Saturday, July 26, 2008

Irish parents want the influence of religion in schools drastically scaled back

Jul 25, 2008 19:34:02 GMT

Via National Secular Society Newsline Newsletter

A poll conducted in Ireland last month shows that a majority of parents want religious influence in schools to be drastically scaled back.

The Irish Primary Principals’ Network (IPPN) carried out the independent survey which shows that 3 out of 4 parents want primary schools to be managed by the State, with equal status and opportunity for all religions.

The main findings of the poll were:

  • When given the choice the great majority of parents (72%) would prefer to see schools run by the state with equal status and opportunity for all religions.

  • Over half of all adults in Ireland with children under the age of 15 would like to see the two and a half hours spent on teaching religion allocated to some other activities.

  • A minority (43%) of all those with children under the age of 15 in Ireland would like to see this time retained for teaching religion.

  • The main activity that parents appear to want to see more time spent on is physical activity, with 1 in 4 (26%) stating they would like to see some of the time spent on religion re-allocated to this activity.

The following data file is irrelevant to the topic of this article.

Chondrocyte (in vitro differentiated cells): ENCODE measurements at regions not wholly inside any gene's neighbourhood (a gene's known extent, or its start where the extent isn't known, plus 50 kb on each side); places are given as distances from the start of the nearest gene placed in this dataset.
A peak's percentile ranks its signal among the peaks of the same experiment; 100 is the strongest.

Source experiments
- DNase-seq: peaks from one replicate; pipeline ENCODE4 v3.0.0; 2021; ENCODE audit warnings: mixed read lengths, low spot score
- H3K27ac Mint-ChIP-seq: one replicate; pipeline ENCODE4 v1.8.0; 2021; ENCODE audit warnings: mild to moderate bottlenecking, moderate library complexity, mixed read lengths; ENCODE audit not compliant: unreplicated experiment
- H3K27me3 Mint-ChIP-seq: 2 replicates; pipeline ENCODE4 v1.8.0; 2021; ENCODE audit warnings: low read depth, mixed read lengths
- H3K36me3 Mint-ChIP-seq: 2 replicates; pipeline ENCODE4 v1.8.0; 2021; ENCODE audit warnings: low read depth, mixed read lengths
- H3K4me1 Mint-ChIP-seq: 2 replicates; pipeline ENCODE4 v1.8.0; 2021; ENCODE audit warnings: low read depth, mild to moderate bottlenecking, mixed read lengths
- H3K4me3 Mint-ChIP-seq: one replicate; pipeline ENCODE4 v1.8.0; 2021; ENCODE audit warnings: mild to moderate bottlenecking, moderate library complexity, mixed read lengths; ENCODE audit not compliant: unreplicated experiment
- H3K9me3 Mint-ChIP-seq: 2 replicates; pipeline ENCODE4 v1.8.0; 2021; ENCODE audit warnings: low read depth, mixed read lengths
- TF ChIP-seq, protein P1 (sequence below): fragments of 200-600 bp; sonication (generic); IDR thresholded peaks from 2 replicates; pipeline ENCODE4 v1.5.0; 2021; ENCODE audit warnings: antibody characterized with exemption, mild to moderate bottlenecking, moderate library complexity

• Mothers (32%) and 45% of younger parents (under 25 year old age groups) are behind the drive for more time spent on physical and health education.

  • In contrast with this apparent move away from religious education in schools, over half of all parents (56%) do believe that religious instruction and the preparation for Sacraments should be taught by the class teacher during school hours.

  • Those more likely to feel that it should be the responsibility of parents, appear to also come from younger under 25 year age groups, who are likely to also have much younger and fewer children.

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